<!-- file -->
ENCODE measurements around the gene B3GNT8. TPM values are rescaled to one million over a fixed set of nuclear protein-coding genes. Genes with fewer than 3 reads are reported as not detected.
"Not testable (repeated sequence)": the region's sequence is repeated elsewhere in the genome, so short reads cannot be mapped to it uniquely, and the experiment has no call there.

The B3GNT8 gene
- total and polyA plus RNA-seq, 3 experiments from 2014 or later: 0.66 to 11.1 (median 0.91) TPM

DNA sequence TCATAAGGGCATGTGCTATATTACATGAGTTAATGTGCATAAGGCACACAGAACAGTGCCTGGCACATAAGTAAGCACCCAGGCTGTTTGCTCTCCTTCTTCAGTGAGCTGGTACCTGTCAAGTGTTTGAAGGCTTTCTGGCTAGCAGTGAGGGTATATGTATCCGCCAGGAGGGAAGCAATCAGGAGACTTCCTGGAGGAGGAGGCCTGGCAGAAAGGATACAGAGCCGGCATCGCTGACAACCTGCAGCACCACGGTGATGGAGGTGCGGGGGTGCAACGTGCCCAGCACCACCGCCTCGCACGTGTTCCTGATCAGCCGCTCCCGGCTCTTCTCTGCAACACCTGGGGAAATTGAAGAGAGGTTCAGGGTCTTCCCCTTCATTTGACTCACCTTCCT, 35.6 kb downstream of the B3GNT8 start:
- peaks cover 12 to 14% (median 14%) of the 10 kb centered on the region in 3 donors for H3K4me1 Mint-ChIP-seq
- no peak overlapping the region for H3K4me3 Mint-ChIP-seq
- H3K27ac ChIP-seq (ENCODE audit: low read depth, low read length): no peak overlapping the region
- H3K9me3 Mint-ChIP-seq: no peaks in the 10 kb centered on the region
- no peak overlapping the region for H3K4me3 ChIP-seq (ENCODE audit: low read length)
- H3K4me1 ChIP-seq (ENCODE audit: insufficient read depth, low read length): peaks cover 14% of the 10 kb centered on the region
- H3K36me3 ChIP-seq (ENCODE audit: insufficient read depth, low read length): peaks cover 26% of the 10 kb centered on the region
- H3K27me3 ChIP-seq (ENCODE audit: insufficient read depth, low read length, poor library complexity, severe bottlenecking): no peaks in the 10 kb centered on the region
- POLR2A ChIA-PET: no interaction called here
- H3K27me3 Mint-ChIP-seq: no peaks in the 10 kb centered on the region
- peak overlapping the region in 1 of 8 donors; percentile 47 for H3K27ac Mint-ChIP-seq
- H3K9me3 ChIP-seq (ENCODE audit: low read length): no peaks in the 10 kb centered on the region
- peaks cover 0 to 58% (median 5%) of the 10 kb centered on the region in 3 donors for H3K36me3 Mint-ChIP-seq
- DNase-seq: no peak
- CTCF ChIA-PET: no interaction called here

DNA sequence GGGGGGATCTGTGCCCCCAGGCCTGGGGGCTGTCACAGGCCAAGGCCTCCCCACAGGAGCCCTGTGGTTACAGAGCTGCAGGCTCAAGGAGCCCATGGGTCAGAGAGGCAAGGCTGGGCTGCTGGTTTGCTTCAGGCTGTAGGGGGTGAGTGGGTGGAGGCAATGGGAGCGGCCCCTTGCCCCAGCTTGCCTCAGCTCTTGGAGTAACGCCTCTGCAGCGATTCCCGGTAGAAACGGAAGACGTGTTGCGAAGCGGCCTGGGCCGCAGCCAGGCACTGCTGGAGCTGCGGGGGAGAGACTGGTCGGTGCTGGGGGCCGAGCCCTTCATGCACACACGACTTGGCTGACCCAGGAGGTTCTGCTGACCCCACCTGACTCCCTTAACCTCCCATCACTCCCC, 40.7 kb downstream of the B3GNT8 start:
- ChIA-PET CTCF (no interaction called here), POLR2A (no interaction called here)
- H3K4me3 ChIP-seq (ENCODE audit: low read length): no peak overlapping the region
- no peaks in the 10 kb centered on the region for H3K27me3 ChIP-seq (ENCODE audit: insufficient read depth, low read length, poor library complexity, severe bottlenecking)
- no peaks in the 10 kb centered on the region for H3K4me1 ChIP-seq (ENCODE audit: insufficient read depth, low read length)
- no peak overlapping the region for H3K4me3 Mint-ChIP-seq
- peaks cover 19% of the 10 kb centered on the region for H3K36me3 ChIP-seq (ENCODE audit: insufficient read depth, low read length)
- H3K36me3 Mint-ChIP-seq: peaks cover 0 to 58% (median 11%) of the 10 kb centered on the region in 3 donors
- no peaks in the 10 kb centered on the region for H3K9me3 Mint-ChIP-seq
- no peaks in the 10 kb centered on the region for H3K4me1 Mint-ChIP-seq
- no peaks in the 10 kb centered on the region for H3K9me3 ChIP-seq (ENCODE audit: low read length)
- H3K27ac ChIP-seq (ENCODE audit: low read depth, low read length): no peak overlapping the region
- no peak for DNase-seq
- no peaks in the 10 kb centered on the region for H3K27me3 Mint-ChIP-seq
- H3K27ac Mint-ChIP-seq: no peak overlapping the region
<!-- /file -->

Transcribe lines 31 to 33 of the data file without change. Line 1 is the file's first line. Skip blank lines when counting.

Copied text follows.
- no peaks in the 10 kb centered on the region for H3K9me3 ChIP-seq (ENCODE audit: low read length)
- H3K27ac ChIP-seq (ENCODE audit: low read depth, low read length): no peak overlapping the region
- no peak for DNase-seq